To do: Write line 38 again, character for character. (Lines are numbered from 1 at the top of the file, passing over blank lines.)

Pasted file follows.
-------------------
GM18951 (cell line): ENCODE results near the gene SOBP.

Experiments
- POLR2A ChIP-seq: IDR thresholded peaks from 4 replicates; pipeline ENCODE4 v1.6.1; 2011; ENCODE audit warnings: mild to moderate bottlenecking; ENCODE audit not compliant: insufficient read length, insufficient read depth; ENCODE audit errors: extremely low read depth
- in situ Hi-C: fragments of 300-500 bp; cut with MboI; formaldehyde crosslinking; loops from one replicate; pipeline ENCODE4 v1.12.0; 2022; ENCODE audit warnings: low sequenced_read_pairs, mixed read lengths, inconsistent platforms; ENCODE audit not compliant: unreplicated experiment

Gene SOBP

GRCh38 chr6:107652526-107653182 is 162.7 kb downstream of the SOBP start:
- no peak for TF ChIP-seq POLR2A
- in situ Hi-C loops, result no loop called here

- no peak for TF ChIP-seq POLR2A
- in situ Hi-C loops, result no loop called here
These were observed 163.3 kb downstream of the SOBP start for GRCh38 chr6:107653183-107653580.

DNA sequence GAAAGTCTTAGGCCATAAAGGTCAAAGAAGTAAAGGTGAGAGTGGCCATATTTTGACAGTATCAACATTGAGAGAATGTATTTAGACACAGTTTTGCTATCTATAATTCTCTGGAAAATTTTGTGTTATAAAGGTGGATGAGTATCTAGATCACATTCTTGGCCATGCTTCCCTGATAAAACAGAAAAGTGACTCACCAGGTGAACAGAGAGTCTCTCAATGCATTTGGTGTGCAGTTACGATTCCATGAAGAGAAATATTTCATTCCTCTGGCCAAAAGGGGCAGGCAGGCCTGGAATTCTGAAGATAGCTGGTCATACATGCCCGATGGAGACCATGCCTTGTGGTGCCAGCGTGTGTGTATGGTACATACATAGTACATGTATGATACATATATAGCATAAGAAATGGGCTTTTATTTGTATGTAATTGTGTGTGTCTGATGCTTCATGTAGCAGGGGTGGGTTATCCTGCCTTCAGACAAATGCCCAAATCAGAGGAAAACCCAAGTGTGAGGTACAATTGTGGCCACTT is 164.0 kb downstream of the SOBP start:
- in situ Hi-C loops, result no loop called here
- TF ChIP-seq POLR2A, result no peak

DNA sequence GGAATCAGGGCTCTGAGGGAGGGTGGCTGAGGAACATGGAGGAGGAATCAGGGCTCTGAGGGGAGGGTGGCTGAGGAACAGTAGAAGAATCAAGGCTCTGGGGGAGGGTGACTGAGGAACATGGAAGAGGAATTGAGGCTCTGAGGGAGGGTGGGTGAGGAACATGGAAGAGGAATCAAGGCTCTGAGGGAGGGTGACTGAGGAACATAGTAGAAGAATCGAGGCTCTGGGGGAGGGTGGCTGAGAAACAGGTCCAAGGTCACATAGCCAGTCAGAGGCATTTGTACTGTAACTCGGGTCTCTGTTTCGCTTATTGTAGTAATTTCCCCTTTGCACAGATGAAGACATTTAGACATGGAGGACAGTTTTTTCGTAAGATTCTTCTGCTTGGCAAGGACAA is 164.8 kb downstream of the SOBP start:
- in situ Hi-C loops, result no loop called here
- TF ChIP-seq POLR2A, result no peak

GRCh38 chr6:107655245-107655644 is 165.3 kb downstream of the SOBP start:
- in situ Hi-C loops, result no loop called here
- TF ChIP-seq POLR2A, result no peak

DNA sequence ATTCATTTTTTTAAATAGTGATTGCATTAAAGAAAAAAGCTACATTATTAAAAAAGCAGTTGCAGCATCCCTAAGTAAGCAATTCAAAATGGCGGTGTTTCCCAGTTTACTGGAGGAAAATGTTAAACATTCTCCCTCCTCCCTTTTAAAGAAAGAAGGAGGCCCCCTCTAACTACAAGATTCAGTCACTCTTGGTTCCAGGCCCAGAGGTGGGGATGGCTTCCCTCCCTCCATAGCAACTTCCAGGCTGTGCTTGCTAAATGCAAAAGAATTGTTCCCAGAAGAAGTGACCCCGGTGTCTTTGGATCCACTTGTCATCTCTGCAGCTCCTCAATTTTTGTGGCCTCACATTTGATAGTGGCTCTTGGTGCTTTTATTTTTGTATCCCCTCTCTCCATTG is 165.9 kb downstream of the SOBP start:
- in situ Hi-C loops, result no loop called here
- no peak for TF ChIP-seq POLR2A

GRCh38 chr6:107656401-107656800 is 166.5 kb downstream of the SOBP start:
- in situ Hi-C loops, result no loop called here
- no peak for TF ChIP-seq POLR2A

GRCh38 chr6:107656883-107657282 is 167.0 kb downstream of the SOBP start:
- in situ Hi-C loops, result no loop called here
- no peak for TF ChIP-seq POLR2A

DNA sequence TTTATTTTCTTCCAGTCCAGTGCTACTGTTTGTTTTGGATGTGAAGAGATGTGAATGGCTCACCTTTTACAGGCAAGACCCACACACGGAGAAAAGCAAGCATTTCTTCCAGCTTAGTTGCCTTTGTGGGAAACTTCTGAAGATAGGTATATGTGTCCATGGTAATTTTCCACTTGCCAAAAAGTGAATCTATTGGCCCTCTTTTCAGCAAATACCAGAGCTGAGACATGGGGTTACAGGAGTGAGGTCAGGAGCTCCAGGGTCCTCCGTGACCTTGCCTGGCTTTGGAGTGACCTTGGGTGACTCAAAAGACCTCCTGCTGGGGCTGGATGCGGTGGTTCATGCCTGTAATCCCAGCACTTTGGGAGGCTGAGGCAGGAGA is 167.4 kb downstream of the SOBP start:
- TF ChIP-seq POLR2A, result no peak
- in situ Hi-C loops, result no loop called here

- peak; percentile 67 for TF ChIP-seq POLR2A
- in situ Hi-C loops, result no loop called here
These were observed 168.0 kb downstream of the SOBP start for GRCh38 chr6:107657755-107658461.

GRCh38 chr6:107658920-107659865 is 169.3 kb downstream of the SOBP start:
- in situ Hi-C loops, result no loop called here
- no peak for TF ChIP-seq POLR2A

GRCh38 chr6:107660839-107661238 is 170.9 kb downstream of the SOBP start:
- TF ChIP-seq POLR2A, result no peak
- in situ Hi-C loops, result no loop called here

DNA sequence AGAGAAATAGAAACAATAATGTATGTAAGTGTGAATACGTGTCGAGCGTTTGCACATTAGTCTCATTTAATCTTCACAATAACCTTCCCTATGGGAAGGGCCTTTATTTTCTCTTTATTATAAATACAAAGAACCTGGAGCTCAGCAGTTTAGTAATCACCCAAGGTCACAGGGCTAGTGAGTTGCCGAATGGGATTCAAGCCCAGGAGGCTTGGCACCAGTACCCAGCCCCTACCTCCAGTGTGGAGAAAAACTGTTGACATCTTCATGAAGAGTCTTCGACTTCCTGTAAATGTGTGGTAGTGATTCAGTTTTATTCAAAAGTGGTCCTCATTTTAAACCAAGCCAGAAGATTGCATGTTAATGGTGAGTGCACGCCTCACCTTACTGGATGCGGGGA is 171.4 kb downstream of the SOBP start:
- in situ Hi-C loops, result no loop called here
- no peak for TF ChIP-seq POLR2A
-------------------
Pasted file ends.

- no peak for TF ChIP-seq POLR2A